By way of contrast, check out this commercial we released as part of “There’s a movie already waiting for you at home” campaign to answer their campaign. Notice how there is no reference to Blockbuster. Not even once.

Acting like a first place brand: Netflix

2/ It signals that you are the challenger brand which is good until…

Not being in “first place” means that brands can take up the mantle of “challenger.” A great example of this is T-Mobile. Their “Un-carrier” positioning, first launched in 2013, cast themselves as the rebels in a space dominated by AT&T and Verizon. Everything from the CEO’s use of twitter to their ad campaigns reinforces that message.

Screen grab from a T-Mobile TV commercial.

But if T-Mobile issuccessful at moving into first place brand they will no longer be the underdog or challenger. Not the worst position to be in, by far. But as a company they will have to unlearn how to act as a challenger brand and learn how to act like a first place brand lest they come off looking like a bully. And if your company’s entire brand position is rooted in being the challenger, that is not an easy thing to do.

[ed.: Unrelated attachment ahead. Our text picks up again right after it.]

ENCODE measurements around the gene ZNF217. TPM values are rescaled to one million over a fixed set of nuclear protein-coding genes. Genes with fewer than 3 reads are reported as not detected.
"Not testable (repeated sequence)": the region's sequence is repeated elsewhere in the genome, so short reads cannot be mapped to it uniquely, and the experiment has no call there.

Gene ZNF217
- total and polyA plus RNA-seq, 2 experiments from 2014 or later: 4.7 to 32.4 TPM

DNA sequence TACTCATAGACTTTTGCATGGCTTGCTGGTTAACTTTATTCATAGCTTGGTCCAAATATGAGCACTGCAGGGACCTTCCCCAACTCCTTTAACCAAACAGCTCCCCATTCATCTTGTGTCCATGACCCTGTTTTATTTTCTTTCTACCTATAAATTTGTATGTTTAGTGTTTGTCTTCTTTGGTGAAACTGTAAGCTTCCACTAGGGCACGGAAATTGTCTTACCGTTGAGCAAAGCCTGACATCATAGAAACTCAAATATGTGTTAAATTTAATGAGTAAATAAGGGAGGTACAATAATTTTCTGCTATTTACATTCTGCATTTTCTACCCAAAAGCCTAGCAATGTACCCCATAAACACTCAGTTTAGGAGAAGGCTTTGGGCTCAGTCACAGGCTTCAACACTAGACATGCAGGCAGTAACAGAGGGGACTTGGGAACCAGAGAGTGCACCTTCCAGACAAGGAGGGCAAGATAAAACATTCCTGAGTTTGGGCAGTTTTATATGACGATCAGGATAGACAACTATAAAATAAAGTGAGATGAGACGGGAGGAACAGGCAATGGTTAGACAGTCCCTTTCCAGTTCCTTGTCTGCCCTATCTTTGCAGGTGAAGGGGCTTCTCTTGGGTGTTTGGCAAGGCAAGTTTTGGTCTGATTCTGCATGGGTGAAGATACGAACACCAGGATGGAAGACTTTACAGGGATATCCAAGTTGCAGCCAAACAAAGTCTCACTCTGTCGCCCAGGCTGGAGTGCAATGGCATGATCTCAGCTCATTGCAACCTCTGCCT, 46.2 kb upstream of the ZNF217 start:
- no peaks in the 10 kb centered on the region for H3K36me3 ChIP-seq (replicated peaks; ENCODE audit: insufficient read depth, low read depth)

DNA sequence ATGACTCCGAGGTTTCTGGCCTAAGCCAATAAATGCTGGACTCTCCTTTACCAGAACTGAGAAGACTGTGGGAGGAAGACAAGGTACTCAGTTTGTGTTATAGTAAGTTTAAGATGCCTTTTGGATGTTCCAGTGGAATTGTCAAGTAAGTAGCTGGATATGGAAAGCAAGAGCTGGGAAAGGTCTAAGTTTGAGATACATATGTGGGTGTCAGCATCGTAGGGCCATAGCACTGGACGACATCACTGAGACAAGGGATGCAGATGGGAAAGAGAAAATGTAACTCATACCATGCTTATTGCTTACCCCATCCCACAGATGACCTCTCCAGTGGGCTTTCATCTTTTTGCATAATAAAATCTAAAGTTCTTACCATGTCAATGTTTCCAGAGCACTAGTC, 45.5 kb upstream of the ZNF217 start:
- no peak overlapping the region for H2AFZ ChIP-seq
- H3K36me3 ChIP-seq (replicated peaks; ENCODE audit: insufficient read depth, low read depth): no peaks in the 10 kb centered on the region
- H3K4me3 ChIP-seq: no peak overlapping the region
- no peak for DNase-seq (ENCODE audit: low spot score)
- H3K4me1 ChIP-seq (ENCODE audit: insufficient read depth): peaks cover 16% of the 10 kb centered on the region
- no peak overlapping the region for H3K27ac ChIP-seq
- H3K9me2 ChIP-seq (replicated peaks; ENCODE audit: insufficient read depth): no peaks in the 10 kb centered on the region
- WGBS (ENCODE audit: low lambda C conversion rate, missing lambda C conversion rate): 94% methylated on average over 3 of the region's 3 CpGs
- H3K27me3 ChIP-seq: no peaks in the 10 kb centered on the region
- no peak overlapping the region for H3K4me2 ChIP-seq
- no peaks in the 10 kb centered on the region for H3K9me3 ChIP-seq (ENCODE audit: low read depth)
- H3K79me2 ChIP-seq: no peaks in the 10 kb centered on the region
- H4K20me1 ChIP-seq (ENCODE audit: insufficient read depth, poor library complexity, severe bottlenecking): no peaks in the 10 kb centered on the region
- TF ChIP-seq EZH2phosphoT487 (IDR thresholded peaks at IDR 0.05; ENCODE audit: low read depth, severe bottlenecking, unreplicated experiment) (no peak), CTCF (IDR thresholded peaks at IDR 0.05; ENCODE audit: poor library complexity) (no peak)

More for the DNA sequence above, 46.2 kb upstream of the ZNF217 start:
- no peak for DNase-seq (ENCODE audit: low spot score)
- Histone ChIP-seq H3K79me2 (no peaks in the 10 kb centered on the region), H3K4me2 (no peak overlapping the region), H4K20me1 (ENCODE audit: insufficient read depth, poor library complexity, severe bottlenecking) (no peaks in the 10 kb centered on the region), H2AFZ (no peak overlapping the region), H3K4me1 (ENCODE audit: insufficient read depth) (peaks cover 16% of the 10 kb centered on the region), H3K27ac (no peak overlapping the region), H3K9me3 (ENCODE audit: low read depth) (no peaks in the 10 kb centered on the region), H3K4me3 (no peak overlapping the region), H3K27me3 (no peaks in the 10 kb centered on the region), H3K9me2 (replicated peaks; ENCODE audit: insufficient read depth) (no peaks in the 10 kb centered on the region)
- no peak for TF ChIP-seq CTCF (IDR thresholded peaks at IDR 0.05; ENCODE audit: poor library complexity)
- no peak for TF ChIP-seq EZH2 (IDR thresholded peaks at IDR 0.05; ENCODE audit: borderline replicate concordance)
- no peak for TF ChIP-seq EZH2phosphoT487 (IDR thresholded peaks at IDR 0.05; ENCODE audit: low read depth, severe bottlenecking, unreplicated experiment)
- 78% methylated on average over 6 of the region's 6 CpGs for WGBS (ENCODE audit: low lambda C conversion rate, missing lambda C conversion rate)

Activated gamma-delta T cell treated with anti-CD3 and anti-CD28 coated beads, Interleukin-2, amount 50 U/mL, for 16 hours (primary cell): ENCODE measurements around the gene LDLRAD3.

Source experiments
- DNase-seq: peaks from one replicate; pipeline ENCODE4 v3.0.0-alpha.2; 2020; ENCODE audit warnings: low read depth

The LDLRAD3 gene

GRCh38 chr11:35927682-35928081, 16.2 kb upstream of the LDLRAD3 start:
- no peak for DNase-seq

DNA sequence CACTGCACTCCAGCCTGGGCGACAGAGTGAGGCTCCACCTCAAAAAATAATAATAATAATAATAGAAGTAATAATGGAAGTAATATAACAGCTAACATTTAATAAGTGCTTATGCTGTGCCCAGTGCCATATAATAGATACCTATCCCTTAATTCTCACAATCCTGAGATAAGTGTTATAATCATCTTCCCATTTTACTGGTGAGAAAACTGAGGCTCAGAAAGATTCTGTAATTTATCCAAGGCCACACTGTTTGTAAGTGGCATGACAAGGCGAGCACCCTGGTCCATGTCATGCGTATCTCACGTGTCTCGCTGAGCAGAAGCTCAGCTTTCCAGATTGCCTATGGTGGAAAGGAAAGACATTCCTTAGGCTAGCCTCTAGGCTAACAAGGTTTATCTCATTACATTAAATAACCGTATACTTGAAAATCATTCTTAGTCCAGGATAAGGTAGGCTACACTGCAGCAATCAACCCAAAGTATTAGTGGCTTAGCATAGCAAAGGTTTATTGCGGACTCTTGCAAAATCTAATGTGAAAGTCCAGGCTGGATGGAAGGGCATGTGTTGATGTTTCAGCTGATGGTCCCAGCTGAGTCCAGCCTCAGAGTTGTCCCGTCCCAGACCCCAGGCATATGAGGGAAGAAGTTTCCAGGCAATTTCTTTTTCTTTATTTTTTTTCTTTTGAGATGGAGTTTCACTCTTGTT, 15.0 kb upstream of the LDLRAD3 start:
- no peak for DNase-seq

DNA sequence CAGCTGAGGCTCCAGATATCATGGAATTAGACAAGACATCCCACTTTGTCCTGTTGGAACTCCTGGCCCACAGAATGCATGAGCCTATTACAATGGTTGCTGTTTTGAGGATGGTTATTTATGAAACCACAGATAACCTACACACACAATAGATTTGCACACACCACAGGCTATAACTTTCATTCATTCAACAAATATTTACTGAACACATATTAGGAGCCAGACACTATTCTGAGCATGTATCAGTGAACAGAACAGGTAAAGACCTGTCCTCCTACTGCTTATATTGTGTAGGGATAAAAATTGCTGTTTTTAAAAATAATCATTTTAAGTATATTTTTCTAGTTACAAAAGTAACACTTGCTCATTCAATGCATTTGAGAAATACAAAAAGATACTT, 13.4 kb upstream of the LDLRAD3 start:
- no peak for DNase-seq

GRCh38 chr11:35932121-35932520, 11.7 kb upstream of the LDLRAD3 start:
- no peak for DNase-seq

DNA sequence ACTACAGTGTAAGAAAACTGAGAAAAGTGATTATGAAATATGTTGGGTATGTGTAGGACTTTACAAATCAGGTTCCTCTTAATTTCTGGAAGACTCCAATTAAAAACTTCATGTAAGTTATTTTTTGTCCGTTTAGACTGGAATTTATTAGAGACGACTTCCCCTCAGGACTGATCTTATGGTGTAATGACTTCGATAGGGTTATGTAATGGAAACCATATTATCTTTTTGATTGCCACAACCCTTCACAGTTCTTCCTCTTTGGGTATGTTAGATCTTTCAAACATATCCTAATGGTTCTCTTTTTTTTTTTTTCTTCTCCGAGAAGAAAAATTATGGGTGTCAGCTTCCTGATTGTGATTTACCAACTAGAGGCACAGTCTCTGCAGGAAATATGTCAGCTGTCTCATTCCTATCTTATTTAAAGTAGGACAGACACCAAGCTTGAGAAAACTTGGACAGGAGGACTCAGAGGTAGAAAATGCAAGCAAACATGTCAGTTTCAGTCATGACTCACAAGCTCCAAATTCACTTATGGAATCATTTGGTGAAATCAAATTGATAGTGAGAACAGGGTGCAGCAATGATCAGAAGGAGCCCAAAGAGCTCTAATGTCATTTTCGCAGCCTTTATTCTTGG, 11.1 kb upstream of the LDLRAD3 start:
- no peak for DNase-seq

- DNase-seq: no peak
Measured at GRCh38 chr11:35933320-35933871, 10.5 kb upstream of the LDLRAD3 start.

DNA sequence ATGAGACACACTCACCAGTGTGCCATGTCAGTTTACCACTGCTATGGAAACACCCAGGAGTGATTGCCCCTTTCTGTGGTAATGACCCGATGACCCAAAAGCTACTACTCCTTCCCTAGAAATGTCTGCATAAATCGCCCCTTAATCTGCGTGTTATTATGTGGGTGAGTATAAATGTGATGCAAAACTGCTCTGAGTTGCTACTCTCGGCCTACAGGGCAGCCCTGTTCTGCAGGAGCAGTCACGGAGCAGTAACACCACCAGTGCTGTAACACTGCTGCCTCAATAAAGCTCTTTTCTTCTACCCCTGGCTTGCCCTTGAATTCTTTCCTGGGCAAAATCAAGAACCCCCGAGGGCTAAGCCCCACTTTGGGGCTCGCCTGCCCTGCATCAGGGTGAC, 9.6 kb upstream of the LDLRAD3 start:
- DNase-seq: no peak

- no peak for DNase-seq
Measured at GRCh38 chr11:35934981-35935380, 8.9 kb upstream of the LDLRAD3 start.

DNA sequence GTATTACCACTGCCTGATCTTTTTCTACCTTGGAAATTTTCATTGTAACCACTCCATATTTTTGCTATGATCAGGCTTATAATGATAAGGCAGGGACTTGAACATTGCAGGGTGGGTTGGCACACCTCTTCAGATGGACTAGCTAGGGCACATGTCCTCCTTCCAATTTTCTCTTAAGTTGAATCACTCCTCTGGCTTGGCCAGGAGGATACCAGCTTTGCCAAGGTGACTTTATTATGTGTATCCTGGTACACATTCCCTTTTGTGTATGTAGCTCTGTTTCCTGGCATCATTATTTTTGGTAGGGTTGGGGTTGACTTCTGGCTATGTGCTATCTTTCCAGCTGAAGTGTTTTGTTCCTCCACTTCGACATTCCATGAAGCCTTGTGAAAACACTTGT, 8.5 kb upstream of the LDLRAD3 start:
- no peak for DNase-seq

3/ It may insult potential customers

While you might not like the competition or think that the way do things is antiquated or even dumb, the people you are trying to lure to your specific product or service may not actively think so. In fact they may be just fine with a bad experience on the conscious level because they don’t know any better. So if you name your competition and rake them over the coals you run the risk of accidentally insulting the behavior of your potential customers.

Case in point, if we asked people if they liked Blockbuster back in the early days of Netflix, to a person, people would likely say yes. But when we got them to describe the process of renting from Blockbuster suddenly a different picture emerged. A picture of frustration with the process and even anger when it came to late fees. But if we were to say, “Renting from Blockbuster is dumb, rent from Netflix — the smart way!” we would have been telling the potential customer that the action they participate in on a near weekly basis was dumb. And yes, consumers are that literal.